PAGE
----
Comparing The Difference Between Traditional And Local SEO

Local SEO and traditional SEO have a lot of overlap. Search Engine Land tells us that SEO is developing website content to make for more relevant search results. SEO ensures that the people who get your website after a search are the ones who want to be there. In the early days of the internet, the quality of results wasn’t nearly as important as the amount of them. However, with time, businesses that used websites as their primary interface with clients realized that having qualified searchers coming to their pages resulted in better bottom lines. Those buyers already wanted to be on the website, and it was more likely they’d buy something they were already searching for. SEO forms the backbone of most website marketing strategies today, but local SEO and traditional SEO differ in some aspects. Here, we examine the details of those differences.

What is Local SEO?

The best way to think of local SEO is optimization that’s geared around a particular geographic location. When someone searches a city or a state, they get localized search results along with their keywords. Google has developed a way to give users relevant search results near their current geographical position. Local SEO is a marketing method that allows businesses to list themselves on a local directory and get their businesses featured on Google Maps. However, it can be much more than just this simple update. Local SEO has the power to link a particular enterprise with a locale, ensuring that they show up when any of the company’s keywords are searched within that town or city.

What About Traditional SEO?

Traditional SEO is more wide-ranging than local SEO. Instead of focusing on a location, traditional SEO looks at intent and keywords. The aim is for the business to rank within the first page of search results in google for a particular keyword. As WebFX mentions, 68% of website search results clicks go to the top five results. Because of this, traditional SEO is a significant factor in many businesses ‘ marketing strategies. However, it can be pretty costly to reach a point of ranking for a particular keyword. Some keywords have more competition than others, and the research and content production necessary to maintain that top-five result spot can be overwhelming for smaller businesses.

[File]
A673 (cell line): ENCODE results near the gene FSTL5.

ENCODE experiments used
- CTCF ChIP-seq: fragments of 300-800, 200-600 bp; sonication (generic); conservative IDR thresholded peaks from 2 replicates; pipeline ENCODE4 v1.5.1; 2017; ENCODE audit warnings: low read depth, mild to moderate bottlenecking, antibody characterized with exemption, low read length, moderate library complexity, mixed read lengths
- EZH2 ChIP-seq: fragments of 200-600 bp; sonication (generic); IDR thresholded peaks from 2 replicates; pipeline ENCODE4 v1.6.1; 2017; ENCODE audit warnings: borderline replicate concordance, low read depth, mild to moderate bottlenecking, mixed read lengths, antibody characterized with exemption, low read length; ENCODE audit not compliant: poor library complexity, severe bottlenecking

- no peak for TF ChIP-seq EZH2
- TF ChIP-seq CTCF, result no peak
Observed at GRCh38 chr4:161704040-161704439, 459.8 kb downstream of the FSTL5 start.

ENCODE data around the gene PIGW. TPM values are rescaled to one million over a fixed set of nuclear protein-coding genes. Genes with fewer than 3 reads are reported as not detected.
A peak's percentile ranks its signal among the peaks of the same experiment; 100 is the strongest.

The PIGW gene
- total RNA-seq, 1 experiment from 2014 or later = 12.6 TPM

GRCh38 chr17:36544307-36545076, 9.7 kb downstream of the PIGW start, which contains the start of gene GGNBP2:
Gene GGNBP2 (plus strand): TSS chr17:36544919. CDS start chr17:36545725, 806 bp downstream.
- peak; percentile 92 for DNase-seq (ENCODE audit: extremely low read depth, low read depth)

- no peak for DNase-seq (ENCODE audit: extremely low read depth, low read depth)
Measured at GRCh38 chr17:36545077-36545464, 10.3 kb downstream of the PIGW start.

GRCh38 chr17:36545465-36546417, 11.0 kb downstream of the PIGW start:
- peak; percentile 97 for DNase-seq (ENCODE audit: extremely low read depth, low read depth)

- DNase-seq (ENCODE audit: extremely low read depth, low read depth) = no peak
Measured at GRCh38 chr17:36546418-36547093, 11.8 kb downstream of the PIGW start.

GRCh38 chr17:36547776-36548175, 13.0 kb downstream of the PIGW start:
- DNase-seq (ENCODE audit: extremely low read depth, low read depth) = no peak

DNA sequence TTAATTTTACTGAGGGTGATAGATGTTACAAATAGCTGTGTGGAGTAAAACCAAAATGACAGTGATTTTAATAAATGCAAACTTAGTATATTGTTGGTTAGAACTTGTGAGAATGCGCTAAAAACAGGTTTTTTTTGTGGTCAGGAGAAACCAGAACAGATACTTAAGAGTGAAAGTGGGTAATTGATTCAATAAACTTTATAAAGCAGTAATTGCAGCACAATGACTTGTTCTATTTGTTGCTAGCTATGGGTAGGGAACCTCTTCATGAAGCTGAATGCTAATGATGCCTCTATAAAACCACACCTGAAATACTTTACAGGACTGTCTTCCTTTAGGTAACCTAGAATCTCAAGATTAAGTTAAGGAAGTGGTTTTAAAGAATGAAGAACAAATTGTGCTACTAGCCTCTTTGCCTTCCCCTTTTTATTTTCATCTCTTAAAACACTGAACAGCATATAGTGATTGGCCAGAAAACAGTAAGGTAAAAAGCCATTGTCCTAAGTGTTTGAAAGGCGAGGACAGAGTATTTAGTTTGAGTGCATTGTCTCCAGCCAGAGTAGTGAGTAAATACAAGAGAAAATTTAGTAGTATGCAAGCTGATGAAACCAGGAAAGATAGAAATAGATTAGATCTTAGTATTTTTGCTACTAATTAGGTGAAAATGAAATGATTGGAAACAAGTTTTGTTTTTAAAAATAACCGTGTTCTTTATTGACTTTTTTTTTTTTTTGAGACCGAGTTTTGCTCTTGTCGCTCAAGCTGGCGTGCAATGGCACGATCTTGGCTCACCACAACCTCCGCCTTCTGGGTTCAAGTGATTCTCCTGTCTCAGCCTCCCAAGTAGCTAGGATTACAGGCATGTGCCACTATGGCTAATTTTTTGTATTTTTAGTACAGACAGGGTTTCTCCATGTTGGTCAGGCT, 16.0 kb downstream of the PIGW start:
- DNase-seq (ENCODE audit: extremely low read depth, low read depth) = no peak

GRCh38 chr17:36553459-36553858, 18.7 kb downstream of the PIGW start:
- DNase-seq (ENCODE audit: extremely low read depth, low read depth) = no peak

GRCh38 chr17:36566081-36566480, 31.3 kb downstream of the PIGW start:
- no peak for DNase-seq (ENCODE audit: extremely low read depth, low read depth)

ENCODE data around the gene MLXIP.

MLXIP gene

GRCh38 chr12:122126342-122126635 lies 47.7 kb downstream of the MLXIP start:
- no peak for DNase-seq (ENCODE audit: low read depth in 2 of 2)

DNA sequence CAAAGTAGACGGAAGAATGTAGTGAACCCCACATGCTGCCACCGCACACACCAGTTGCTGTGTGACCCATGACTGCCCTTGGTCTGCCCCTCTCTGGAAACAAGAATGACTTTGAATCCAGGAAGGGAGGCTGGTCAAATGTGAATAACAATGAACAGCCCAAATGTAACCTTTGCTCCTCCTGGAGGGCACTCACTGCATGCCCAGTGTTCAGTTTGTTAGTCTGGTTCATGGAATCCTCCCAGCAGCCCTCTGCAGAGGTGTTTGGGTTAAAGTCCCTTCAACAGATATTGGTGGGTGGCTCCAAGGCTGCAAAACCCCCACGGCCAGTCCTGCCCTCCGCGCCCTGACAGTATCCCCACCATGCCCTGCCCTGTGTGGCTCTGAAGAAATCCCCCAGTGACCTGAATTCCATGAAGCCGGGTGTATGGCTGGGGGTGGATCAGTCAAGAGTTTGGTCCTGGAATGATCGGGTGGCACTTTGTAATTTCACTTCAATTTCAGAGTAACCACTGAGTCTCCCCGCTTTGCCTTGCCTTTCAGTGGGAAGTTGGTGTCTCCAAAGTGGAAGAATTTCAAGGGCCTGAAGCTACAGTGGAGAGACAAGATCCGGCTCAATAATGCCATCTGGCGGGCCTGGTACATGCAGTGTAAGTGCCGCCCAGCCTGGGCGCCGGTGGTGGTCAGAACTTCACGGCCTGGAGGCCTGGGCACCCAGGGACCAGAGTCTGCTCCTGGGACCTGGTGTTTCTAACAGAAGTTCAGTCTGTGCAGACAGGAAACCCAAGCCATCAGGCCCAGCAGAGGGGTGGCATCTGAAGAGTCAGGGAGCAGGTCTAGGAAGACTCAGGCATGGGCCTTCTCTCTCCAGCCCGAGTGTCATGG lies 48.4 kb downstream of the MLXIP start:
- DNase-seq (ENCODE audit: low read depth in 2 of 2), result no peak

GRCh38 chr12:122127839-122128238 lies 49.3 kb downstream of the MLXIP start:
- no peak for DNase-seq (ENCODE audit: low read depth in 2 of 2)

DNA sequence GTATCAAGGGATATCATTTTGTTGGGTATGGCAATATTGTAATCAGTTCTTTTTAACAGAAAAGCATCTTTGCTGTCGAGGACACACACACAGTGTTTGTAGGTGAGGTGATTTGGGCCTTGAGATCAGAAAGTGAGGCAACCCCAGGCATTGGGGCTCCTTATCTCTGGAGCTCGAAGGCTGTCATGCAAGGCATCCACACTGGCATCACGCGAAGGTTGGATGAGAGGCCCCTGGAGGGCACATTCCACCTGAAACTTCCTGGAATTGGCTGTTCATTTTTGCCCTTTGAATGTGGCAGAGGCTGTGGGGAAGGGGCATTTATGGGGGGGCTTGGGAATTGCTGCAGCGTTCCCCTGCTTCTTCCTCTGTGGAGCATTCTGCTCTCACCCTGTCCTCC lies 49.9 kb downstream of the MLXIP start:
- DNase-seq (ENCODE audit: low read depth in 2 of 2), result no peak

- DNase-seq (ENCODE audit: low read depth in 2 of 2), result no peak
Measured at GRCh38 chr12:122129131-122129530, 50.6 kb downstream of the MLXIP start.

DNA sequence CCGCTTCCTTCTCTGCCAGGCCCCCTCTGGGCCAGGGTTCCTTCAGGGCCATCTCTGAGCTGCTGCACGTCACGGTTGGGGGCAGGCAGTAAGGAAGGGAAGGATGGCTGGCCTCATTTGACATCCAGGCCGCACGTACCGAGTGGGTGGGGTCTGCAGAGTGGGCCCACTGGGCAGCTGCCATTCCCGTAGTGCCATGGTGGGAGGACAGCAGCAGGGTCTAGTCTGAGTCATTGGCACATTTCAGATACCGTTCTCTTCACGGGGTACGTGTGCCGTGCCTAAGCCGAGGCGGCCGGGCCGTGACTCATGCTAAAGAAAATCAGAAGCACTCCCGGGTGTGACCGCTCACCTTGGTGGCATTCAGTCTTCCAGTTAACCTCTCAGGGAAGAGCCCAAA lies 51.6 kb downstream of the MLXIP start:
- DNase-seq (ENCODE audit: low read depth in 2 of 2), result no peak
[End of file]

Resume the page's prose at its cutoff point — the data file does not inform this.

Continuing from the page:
More Similarities Than Differences

Immediately, most readers would notice a glaring overlap in local and traditional SEO. Since both are focused on building the online presence for a particular term or keywords, the similarities between their methodologies are apparent. Both local and traditional SEO focus on the same basic ideas – relevant content marketing, keyword-focused web pages, and white-hat link building, to name a few. The only significant difference between the two comes from their area of focus. Traditional SEO doesn’t seek to limit itself to a geographic location, but local SEO depends upon that limitation.

Businesses that want to rank for local SEO can rely on Google My Business or Yahoo Business to list their business locations. Those directories also offer great backlinks to build the local SEO authority they need to rank highly on search results. Local SEO backlinks can also be developed through outreach with other local businesses for guest posting and features. Similarly, traditional SEO can range further afield with the same goal. A business could create a relationship with a related company to post content to benefit both businesses’ SEO services.

Success Starts With Understanding

SEO isn’t a complex field, but it requires a lot of work to get right. Search engines are finicky, and as the algorithms for ranking become ever more complex, business owners may need to hire others who specialize in SEO to help them rank on local results. For local or traditional SEO to work on any level, the business owner needs to understand what it does and how it does it. This basic understanding level offers them the benefit of making decisions for their local SEO strategy to help their business grow using the internet as a springboard.

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